This week, Michelle Cottle, a member of the New York Times editorial board, not only acknowledged the existence of a Deep State, but also praised it as “a collection of patriotic public servants—career diplomats, scientists, intelligence officers and others—who, from within the bowels of this corrupt and corrupting administration, have somehow remembered that their duty is to protect the interests, not of a particular leader, but of the American people.”
The most (and least) identifiable member of this movement to subvert the U.S. government’s only nationally-elected office is the still anonymous author of the New York Times op-ed, “I Am Part of the Resistance Inside the Trump Administration.” Published last September, the author describes him- or herself as one of many members of the administration who are “working diligently from within to frustrate parts of his [Donald Trump’s] agenda and his worst inclinations.”
The author is described by the Times as a “senior official in the Trump administration,” most likely someone at the equivalent of a cabinet-level position. Numerous people have been sources of speculation, former Secretary of Defense James Mattis, conservative stalwart and former DNI Dan Coats, or even Vice President Mike Pence. Almost three dozen officials have denied authorship.
Now, the same author has written an entire book to reveal “the truth about the president,” so that the American people can stand in a voting booth informed over “whether to give him another term.” The book, entitled A Warning, will be published next month and pre-orders have already boosted it to #1 on Amazon.
“Who elected Anonymous? Why is it their duty to subvert an elected president? That to me is the bigger issue than publishing a book anonymously or pseudonymously,” says James Antle, editor of The American Conservative.
George Beebe, Vice President and Director of Studies at the Center for the National Interest and a former head of Russia analysis at the CIA, says the author had two choices. They could either express their views within the administration and attempt to change policies legitimately while in office, or they could resign and oppose what is happening from the outside. “But I think what this anonymous person has elected to do is neither of those two. It’s essentially to remain anonymous inside the administration, and yet attempt to criticize and change that administration from the outside through this anonymous publication. And I think that is unethical,” says Beebe.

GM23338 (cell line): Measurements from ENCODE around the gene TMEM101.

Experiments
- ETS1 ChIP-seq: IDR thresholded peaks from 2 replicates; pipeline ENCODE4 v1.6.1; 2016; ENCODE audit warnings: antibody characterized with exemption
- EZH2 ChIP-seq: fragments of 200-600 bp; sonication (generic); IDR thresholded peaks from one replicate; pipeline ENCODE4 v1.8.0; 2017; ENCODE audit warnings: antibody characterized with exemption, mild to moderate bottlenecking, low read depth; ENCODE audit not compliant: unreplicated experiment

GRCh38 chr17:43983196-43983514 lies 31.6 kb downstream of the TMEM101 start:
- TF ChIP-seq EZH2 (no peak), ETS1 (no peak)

“This gets to a problem many Trump critics have—they are unable to separate his conduct, which can indeed be inappropriate or worse, from legitimate policy disagreements,” adds Antle.
It’s unknown to the public whether or not the individual still holds office or has departed in the past year.
Axios revealed today that the anonymous official was a frequent participant in meetings and conversations with President Trump, wrote extensive notes and internal memos, and those inner conversations will be recounted in the book. Traditionally books of this nature go through clearances to make sure no secret information is released.
“First of all, it could damage national security by making it appear to people on the outside that conversations foreign leaders, allies, adversaries have with our president could be published,” Beebe says. “And this would erode trust in American ability to keep these things confidential and secret…But also it has a broader, longer-term effect on eroding our institutions.”
In the Nation, Jeet Heer recently observed that those cheering on government officials seeking to upend Trump may want to think twice. According to Heer, “This full-throttle enthusiasm for unelected government officials, including the spies at the CIA, should give us pause. Trump is a terrible president, but do we really want to leave major political events, including the impeachment of the president, in the hands of the intelligence community, with faith that they will be motivated only by patriotism?” In their zeal to oust Trump, it’s not a question that many of his adversaries appear to be pondering.
Hunter DeRensis is a reporter at The National Interest.